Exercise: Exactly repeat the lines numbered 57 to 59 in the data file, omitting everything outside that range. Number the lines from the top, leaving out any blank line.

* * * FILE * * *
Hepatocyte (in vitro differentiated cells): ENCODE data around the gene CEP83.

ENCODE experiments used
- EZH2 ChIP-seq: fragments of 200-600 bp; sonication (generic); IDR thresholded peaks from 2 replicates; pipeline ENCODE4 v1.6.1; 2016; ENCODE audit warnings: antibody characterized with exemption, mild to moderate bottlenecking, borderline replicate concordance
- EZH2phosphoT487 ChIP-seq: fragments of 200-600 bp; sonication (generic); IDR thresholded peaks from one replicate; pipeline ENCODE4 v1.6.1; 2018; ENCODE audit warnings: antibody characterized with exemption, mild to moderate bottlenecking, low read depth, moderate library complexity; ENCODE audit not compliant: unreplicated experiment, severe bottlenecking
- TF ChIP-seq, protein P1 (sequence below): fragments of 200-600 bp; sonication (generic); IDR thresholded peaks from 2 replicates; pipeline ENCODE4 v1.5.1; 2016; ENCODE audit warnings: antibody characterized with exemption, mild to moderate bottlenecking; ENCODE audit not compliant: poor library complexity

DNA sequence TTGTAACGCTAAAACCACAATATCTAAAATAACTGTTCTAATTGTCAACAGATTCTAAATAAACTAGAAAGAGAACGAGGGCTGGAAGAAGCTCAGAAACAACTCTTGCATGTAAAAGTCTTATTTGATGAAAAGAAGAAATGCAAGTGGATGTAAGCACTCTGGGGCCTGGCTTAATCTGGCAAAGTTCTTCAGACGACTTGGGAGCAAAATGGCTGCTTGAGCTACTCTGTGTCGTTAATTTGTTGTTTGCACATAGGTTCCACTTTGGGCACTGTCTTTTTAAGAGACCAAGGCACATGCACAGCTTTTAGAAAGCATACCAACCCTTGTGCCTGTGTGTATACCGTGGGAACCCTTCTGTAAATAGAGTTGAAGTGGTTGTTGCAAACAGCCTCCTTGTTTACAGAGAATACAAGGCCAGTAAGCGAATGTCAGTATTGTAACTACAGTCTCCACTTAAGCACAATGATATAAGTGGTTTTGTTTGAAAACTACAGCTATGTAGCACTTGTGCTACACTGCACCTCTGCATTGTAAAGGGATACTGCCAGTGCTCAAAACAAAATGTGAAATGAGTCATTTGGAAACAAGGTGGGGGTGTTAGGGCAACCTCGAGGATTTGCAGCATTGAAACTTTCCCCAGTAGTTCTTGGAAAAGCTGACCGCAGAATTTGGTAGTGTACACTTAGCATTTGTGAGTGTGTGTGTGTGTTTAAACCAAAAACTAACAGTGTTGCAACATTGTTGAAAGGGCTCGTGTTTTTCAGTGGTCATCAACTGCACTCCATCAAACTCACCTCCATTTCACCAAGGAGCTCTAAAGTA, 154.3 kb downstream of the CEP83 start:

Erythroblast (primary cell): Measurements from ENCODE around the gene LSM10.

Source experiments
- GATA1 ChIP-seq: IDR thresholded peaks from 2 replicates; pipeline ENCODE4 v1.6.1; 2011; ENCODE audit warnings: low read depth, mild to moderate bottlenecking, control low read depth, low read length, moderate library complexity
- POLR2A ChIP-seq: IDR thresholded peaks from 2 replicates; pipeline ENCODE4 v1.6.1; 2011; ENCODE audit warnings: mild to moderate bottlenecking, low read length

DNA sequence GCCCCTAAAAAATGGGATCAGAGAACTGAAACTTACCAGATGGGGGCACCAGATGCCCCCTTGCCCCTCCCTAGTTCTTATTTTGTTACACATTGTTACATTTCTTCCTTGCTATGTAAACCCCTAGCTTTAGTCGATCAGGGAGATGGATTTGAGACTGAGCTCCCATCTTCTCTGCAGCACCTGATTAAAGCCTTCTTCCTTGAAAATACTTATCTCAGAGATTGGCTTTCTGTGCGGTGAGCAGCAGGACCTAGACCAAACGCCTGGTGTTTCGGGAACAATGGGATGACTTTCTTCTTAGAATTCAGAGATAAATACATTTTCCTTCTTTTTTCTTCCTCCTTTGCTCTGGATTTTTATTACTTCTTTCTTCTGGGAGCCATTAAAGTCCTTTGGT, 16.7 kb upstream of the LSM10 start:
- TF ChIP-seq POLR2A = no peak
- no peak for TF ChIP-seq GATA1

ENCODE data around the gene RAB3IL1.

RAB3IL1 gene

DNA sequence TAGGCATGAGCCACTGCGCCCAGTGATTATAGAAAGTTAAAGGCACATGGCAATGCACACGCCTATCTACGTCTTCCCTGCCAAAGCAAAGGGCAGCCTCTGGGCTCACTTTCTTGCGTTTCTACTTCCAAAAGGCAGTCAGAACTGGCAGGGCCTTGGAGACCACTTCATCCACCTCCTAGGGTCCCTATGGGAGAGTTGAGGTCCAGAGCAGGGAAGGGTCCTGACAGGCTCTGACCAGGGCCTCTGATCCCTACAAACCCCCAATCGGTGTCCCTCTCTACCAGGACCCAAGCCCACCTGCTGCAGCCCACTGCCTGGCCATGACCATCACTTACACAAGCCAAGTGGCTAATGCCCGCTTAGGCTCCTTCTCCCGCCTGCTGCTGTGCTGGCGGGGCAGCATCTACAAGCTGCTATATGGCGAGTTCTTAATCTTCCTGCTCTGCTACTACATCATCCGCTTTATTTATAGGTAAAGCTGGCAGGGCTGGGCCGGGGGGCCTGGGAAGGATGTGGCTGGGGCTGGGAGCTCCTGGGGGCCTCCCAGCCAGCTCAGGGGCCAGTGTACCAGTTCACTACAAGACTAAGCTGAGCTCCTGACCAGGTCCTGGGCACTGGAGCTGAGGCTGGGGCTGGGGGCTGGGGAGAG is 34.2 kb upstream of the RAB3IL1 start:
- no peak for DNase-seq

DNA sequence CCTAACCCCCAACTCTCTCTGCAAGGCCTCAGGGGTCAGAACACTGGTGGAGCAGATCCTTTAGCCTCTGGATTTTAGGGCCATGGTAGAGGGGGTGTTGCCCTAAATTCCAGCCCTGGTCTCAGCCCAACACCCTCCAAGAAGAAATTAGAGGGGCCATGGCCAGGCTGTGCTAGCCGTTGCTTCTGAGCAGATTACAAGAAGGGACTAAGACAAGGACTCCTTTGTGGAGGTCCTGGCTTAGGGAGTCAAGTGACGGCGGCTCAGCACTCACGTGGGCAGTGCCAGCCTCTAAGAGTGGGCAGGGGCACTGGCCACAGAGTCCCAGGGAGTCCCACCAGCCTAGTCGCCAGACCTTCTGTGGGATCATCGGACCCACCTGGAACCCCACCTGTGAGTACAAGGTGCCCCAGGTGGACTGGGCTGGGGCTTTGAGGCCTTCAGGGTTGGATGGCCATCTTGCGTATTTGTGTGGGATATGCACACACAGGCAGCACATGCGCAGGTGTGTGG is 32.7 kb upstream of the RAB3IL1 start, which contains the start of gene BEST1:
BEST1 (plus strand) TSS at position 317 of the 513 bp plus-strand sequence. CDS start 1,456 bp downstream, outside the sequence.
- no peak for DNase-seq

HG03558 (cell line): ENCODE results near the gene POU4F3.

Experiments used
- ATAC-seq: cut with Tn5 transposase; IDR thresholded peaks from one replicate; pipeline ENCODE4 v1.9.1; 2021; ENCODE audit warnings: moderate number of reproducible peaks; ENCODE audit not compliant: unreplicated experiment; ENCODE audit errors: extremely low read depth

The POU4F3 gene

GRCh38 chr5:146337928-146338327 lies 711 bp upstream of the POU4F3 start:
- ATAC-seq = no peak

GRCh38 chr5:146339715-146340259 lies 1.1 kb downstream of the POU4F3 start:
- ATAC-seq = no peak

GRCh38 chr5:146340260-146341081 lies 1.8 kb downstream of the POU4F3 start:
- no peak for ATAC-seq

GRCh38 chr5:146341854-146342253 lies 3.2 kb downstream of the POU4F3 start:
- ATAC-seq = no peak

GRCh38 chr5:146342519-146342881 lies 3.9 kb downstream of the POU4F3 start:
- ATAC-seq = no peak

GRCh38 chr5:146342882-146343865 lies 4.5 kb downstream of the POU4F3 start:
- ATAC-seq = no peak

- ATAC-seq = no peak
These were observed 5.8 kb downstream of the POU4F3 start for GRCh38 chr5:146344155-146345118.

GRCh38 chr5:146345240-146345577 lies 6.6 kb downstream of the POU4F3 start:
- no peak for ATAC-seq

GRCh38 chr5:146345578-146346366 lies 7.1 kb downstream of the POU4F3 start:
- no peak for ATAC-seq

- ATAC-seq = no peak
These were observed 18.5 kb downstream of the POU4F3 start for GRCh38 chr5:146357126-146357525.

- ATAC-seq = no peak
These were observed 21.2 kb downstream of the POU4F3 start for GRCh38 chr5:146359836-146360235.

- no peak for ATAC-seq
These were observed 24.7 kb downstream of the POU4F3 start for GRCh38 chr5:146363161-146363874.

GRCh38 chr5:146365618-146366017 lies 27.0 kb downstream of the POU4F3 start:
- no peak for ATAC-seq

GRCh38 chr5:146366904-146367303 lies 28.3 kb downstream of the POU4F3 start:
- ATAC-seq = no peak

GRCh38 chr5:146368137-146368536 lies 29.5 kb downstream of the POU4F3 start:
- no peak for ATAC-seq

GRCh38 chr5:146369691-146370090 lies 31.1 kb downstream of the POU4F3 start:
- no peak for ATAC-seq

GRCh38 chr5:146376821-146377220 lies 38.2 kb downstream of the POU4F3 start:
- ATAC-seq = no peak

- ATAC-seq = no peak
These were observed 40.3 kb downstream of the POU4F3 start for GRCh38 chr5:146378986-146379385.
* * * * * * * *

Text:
GRCh38 chr5:146376821-146377220 lies 38.2 kb downstream of the POU4F3 start:
- ATAC-seq = no peak

- ATAC-seq = no peak